Boelens: There have definitely been some issues/challenges. In the beginning funding was an issue, and TradeFortress (owner of the script) also didn’t help well. There was a vulnerablity in the script which caused someone to get the API key and steal 0.18 BTC, after renewing it and having it “fixed” by TF, the same amount was stolen and I lost 0.36 BTC which was a huge setback. He also refused to refund it (which is sort of understandable since it’s my own risk). Otherwise I haven’t had that many issues, apart from the shutdown of inputs.io, of course.
Adblockers weren’t a single issue for me, actually. I placed the ads in divs, used an image supplied by the sponsor and added a link to it. I don’t think adblocker detected those as ads. If you use something like Google ads to supply ads for you, it probably is an issue.
devthedev: One of the biggest challenges faced was the constant hacking attempts.
CoinLearn: 1. For months, while I was developing the site including logo, I knew CoinLearn.com was free. It got booked the day before I tried to actually book it online. So, again I needed to decide which domain I needed to settle upon and change logo and texts accordingly.
2. Within a few days of launch, we faced an attack of SQL injection. So I had to take down the site and add a patch to stop it in future.
3. I tried not to have a CAPTCHA for ease of use. But started to notice in the backend that people are using auto-pilot to earn coins. Now we have a CAPTCHA at the end of the learn page.
4. Initially no one was interested in advertising on the site. So I had to pay from my pocket. Now as we are riding up the alexa curve and getting tons of traffic, advertisers are rolling in.
Are Bitcoin faucets a good way to get started in Bitcoin? Do they serve as a gateway?
Boelens: I used faucets a few times when I heard about it in 2010-ish, and then didn’t think much of it. (oh how I wish I had not formatted that HDD). I think they are a good gateway, it’s a slow way of earning but it introduced you to how transactions work, and give you a small amount of bitcoin to experiment with, see what all the possibilities with it are.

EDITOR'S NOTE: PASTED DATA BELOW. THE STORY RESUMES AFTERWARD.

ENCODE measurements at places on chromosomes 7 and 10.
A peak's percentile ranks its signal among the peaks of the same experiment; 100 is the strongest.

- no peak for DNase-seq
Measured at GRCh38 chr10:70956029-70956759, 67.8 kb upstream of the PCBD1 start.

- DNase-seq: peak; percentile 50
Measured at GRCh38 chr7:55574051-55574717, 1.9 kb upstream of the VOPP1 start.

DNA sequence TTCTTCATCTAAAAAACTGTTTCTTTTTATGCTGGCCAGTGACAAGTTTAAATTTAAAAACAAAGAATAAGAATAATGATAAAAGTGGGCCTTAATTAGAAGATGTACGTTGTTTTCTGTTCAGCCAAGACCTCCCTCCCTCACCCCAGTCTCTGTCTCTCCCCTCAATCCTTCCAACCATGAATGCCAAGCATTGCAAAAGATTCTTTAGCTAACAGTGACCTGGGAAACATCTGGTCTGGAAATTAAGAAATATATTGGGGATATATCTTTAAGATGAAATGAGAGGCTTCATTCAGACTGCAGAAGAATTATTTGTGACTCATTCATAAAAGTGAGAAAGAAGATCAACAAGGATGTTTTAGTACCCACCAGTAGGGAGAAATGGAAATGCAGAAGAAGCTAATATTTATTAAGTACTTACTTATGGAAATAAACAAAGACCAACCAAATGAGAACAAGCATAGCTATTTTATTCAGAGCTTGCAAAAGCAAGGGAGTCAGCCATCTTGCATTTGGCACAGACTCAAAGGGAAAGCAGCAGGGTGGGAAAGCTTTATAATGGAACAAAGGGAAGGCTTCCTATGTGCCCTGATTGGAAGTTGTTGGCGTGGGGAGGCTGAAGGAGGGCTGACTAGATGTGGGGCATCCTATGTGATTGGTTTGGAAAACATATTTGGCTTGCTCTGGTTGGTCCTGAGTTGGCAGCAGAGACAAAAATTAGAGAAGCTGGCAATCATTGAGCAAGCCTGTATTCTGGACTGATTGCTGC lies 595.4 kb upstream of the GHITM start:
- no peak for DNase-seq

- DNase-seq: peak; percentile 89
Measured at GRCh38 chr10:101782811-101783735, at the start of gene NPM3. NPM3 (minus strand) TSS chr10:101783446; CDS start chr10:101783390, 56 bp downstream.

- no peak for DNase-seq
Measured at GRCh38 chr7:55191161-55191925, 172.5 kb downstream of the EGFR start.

devthedev: Yes, that was our main goal and we believe we brought in new Crypto users.
As I spoke to these various guys it really helped further assure me that faucets are a great way for people who have zero experience with Bitcoin to at least get a feel for how it all works.
Sure, the number of coins you actually get are really small but if you are just looking to wet your feet a little bit and have your first transaction come to your wallet these are likely a good way to get going.
Lots of faucets are popping up every single day and we are doing our best to keep up with them and give you honest reviews.
It is clear that most faucets are just breaking even and most will never even do that but they provide a great service.
Each of the people I spoke with in this part of the community was more than willing to answer the questions I presented them and were completely open and honest. It is cool to know that this community exists!